Overall, we were very impressed with the Altair 72mm EDF Deluxe. Nnot only will this fit comfortably in a backpack for those trips to dark-sky sites, but it would also be an excellent addition as a home-imaging or visual scope in a permanent observatory.
Altair has really thought about the end user in developing the ‘Deluxe’ version of its 72EDF, resulting in some well-designed additional features.
Altair 72mm EDF Deluxe refractor focuser
The CNC-machined focuser that’s fitted to the ‘Deluxe’ Altair 72mm EDF is designed with astrophotographers in mind.
It’s a solid rack and pinion focuser, with smooth movement provided by both coarse and fine focus knobs, while a tension-adjuster allows even the heaviest of cameras to be attached.
This model has dual rotators that make image alignment easy, while maintaining precise focus without a worry of slippage.
The addition of a finder shoe between the two rotators allows for a finderscope/guidescope to be installed, allowing it to be rotated independently of the telescope, camera and eyepiece.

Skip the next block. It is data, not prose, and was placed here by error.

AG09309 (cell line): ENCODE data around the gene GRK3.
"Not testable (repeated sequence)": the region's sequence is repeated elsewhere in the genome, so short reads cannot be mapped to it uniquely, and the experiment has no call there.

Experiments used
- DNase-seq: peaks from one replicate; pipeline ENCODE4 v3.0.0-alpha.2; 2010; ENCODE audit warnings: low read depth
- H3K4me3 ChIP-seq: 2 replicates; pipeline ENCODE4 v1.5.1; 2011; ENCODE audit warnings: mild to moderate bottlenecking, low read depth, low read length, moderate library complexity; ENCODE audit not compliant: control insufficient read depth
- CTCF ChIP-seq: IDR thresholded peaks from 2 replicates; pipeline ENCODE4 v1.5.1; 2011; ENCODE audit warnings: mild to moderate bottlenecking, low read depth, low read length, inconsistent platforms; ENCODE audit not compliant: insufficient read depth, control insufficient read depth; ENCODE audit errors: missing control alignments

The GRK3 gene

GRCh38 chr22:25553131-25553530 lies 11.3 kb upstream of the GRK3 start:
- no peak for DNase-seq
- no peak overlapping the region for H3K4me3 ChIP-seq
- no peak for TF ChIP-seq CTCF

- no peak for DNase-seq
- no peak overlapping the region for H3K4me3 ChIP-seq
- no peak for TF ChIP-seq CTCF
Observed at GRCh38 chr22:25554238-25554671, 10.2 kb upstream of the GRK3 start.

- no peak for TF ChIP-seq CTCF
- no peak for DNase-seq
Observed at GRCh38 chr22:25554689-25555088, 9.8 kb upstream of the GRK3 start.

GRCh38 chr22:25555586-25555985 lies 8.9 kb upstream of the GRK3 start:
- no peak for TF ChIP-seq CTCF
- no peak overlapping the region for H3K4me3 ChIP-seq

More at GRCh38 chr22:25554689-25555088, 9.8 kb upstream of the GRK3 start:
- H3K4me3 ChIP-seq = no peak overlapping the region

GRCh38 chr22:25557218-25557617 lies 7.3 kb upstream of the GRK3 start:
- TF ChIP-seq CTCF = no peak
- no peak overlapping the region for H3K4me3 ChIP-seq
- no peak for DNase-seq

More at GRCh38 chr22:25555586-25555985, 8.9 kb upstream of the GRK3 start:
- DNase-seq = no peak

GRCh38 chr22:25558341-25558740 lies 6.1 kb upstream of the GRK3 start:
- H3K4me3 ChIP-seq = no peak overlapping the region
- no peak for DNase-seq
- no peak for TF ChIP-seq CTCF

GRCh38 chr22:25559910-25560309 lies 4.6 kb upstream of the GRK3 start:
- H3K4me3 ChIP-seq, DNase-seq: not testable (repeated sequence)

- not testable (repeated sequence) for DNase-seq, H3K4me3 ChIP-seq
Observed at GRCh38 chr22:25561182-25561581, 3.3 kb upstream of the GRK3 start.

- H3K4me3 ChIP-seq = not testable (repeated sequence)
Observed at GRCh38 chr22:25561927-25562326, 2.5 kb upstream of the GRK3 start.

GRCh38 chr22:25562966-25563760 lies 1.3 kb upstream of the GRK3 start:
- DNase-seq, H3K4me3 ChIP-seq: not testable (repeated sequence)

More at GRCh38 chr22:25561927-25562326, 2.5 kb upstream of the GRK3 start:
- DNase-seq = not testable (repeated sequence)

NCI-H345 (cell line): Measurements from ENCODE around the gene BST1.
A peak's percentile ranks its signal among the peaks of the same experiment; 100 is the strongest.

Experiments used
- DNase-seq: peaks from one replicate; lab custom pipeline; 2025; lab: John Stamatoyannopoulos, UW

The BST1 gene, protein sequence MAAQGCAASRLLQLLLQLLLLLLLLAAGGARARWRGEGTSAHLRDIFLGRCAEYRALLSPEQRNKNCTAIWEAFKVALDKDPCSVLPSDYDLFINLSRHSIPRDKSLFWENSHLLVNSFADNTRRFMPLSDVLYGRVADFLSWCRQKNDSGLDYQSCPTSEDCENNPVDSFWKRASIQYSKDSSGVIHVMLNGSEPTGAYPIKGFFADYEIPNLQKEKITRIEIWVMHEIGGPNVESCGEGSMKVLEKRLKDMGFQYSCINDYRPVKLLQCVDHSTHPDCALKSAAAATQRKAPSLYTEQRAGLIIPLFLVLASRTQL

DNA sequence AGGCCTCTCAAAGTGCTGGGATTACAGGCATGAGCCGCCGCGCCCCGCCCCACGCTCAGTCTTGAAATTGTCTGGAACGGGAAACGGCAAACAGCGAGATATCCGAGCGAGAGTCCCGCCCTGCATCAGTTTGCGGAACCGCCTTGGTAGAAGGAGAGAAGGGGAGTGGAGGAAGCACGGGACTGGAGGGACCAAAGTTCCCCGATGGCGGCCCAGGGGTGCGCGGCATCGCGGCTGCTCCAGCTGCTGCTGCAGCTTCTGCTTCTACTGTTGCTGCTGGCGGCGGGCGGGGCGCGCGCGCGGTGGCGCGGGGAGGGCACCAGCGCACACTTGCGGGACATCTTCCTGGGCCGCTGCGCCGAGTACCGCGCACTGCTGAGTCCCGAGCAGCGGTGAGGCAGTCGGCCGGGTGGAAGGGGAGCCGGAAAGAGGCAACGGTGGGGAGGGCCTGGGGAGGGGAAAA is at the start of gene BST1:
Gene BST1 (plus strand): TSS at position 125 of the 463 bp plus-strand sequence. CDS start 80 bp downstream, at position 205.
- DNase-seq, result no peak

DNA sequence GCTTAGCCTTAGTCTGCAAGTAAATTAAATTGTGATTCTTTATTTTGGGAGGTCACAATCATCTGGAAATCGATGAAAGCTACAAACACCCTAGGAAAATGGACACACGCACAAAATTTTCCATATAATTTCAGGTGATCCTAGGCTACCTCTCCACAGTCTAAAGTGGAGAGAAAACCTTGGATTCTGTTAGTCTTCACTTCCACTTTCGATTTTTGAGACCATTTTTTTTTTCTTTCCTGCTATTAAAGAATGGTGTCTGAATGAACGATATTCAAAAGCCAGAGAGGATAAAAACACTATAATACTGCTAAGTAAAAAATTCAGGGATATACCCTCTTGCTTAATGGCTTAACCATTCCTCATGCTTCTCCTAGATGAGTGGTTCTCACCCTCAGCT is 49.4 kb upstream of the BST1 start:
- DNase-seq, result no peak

The barrel of the focuser is threaded, meaning Altair’s field flattener can screw directly onto the scope.
Once your camera is screwed onto the field flattener, there are no friction connections in the imaging setup, eliminating the risk of the camera slipping.
With pre-drilled mounting holes, the focuser is designed to allow a motor drive to be installed, which is a nice touch.
Altair 72mm EDF Deluxe refractor: outstanding features
The lens in the Altair 72mm EDF is an air-spaced doublet, with one of the lenses being made of S-FLP53 ED glass, known as synthetic fluorite. This helps with colour correction and limits colour halos around stars. Altair has also added oversized glass, meaning there were no signs of vignetting when it was used with a modified DSLR.